Identification. The Barí are a group of South American tropical-forest slash-and-burn cultivators inhabiting the southwesternmost lobe of the Maracaibo Basin (Colombia-Venezuela).
Location. Traditionally, the Barí occupied the tropical rain forest at the juncture of the central and eastern cordilleras of the Andes, between 8° and 10° N and 72° and 73° W. This region, bisected by the Colombian-Venezuelan border, comprised the nonswampy lowlands of the drainages of the Río Santa Ana and the Río Catatumbo and their affluents below 600 meters, and perhaps the western tributaries of the Río Escalante as well. In the early 1990s the Barí reservations constitute less than 15 percent of the land controlled by them around 1900; these reservations amount to about 2,400 square kilometers—roughly 1,500 square kilometers in Venezuela and 900 square kilometers in Colombia—in the upper reaches of the Santa Ana and Catatumbo tributaries. Fewer than 1,900 square kilometers of the reserve area remain uninvaded by homesteaders.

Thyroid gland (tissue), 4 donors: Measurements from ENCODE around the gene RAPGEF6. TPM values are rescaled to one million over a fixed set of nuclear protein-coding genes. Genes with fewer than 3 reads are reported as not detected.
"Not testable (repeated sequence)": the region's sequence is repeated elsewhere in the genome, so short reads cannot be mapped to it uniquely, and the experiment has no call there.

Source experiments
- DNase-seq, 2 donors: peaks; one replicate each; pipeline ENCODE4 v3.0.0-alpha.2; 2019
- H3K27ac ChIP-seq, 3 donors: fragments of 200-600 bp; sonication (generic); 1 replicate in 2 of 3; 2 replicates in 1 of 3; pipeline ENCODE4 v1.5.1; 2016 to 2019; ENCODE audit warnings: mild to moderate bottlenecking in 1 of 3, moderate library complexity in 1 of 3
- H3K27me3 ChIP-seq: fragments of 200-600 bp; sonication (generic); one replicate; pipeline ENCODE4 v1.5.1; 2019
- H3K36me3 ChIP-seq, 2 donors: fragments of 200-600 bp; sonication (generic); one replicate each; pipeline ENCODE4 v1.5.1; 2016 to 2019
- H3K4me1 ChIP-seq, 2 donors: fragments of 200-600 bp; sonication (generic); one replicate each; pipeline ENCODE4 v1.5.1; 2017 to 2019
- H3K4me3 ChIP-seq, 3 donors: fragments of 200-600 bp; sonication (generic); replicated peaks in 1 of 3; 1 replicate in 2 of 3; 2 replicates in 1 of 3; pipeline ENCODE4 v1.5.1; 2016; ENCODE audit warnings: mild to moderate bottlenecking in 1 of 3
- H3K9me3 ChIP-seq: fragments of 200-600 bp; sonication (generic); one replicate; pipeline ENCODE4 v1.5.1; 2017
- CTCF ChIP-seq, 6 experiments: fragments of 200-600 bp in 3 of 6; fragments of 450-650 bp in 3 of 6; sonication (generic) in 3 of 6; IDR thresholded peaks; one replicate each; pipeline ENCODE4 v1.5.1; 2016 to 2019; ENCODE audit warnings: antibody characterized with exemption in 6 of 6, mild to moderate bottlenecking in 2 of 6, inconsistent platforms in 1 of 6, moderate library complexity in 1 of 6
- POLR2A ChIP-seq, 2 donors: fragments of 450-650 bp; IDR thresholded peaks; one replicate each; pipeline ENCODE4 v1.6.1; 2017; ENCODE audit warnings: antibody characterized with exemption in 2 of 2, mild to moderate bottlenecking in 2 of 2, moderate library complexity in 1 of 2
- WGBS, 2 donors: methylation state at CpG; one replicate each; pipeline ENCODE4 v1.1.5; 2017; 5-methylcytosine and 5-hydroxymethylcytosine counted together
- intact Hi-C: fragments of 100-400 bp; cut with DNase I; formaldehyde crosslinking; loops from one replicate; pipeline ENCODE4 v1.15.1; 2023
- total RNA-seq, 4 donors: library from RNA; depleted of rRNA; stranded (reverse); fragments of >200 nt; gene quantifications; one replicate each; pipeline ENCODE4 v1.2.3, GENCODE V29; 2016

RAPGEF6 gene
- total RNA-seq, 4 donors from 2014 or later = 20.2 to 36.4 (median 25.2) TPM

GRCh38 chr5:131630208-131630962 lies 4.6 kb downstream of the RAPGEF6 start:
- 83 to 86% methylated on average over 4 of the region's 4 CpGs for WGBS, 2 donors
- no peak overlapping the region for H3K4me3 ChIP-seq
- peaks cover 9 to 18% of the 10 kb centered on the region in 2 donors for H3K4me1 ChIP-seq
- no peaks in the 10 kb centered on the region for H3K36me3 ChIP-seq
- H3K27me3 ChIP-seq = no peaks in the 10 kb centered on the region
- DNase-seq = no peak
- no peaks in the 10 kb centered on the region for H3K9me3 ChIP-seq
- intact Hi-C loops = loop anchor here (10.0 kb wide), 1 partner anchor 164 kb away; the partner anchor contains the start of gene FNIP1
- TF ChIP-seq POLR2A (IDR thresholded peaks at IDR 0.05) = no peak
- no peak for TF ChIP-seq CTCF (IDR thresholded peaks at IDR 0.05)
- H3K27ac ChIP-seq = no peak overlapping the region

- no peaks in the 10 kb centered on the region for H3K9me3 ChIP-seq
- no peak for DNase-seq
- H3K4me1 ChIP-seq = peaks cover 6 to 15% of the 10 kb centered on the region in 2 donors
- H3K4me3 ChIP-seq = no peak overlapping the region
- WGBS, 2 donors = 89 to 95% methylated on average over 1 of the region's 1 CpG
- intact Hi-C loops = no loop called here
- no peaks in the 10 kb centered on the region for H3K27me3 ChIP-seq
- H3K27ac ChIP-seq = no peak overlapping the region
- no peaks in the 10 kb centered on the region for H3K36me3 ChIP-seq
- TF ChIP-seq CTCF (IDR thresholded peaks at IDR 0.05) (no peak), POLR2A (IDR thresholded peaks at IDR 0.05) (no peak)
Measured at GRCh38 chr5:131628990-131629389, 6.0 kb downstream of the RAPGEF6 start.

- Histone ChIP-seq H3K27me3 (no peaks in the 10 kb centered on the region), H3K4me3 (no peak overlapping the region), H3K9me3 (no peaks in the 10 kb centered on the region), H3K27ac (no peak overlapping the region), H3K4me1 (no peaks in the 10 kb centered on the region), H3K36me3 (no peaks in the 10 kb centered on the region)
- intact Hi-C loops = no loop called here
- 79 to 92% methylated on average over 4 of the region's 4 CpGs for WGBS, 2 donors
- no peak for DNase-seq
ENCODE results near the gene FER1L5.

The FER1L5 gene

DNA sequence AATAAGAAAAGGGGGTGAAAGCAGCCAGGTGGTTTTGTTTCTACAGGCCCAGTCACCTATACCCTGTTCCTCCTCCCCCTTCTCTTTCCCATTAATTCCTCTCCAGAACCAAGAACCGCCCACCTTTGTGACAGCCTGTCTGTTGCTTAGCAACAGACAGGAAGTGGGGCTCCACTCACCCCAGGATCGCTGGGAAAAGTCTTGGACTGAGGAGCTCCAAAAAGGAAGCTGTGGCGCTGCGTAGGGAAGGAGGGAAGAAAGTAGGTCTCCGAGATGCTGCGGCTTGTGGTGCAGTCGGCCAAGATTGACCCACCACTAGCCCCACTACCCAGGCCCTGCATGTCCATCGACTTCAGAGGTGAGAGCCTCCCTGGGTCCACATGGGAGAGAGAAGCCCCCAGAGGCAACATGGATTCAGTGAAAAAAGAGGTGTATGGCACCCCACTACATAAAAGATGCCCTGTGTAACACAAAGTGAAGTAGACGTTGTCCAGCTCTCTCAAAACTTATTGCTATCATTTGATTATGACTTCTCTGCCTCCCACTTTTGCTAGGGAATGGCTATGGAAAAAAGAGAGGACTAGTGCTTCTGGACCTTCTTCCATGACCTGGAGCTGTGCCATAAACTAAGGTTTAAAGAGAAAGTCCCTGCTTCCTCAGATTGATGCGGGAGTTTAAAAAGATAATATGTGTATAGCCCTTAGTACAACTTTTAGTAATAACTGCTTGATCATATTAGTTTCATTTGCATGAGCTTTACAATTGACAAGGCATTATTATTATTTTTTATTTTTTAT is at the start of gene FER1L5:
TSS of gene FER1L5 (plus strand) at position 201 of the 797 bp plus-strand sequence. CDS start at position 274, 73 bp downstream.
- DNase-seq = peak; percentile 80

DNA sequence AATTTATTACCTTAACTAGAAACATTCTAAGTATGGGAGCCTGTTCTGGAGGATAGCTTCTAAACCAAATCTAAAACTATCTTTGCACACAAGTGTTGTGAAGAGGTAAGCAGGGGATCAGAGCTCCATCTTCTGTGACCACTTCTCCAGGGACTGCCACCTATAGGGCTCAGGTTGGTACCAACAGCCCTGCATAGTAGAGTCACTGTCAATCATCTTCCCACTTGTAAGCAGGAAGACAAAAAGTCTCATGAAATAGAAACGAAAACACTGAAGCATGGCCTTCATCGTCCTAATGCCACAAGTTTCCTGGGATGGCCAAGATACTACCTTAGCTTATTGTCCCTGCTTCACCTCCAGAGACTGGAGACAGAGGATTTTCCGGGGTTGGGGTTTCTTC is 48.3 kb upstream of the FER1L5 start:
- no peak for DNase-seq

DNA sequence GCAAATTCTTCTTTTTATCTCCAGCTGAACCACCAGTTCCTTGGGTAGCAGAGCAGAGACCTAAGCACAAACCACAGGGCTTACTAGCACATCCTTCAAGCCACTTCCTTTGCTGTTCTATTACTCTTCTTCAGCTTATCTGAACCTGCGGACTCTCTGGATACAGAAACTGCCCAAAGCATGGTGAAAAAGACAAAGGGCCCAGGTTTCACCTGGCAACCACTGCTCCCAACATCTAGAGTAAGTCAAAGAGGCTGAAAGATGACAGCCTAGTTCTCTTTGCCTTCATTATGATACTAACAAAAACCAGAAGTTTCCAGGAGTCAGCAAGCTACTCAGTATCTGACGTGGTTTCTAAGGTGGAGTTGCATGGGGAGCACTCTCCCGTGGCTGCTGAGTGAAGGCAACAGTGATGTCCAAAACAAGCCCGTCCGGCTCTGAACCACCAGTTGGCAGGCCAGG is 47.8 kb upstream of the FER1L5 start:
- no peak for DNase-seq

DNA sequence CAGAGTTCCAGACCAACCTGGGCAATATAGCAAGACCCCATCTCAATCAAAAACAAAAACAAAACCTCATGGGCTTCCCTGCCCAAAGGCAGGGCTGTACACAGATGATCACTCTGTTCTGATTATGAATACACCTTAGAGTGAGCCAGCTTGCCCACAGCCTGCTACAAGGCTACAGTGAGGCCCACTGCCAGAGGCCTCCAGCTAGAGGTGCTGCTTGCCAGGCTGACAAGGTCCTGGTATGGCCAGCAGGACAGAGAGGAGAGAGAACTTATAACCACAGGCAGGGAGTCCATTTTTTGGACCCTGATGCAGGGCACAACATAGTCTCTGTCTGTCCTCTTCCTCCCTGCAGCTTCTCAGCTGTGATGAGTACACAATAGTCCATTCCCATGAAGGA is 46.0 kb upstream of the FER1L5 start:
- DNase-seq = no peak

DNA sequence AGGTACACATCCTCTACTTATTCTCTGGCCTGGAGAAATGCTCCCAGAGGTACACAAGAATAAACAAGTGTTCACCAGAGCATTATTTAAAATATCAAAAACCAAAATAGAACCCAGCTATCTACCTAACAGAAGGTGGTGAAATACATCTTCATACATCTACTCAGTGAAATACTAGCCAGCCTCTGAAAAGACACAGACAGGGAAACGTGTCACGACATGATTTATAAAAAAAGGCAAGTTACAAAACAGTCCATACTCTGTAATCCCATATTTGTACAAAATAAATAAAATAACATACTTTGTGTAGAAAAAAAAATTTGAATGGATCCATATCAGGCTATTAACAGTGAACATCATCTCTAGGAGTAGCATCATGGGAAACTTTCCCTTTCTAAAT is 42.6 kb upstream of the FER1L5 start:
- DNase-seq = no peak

Demography. In 1989 there were about 1,600 Barí, roughly 1,100 in Venezuela and 500 in Colombia. Almost all the Colombian Barí live on the reservation, whereas several hundred Venezuelan Barí live off the reservation. The population at the time of contact (1960) was probably 1,100 to 1,200. Three measles epidemics reduced the Barí to 800 or 900 by 1966. The population has grown steadily since. Population density is estimated to have been under 0.15 persons per square kilometer in 1900 and to have grown to 0.21 persons per square kilometer by 1960. As of the 1980s it was over 0.84 persons per square kilometer.
Linguistic Affiliation. Barí-aa is classified as a Chibchan language, related to the languages of the Cuna and the Guaymí of Panama and the Kogi, Tunebo, and the now-extinct Muisca (Chibcha proper) of Columbia. There is no published grammar of Barí-aa, and its classification is based only on word lists.